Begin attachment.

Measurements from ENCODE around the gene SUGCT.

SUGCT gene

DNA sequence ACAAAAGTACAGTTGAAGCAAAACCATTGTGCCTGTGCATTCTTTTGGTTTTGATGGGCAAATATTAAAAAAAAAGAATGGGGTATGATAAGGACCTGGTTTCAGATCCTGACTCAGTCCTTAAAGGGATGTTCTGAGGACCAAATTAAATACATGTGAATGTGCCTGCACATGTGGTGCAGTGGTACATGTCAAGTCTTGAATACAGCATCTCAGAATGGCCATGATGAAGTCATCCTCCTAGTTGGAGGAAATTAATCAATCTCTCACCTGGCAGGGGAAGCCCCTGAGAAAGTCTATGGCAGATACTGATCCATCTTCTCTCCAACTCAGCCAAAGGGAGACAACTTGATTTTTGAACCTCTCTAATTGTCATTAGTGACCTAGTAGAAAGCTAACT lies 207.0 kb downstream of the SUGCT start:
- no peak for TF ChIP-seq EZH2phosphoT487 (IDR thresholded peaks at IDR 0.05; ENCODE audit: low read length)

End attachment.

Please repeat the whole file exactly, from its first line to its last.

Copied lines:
Measurements from ENCODE around the gene SUGCT.

SUGCT gene

DNA sequence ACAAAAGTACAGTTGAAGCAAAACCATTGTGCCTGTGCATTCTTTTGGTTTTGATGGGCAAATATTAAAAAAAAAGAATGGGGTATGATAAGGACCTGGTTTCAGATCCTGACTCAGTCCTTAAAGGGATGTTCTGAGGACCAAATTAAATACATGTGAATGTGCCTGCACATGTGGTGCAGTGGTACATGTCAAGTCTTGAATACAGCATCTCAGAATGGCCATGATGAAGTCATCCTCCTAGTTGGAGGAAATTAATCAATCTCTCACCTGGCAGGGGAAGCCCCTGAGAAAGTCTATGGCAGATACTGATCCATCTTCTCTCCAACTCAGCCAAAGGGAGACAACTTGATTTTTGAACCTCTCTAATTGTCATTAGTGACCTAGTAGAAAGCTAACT lies 207.0 kb downstream of the SUGCT start:
- no peak for TF ChIP-seq EZH2phosphoT487 (IDR thresholded peaks at IDR 0.05; ENCODE audit: low read length)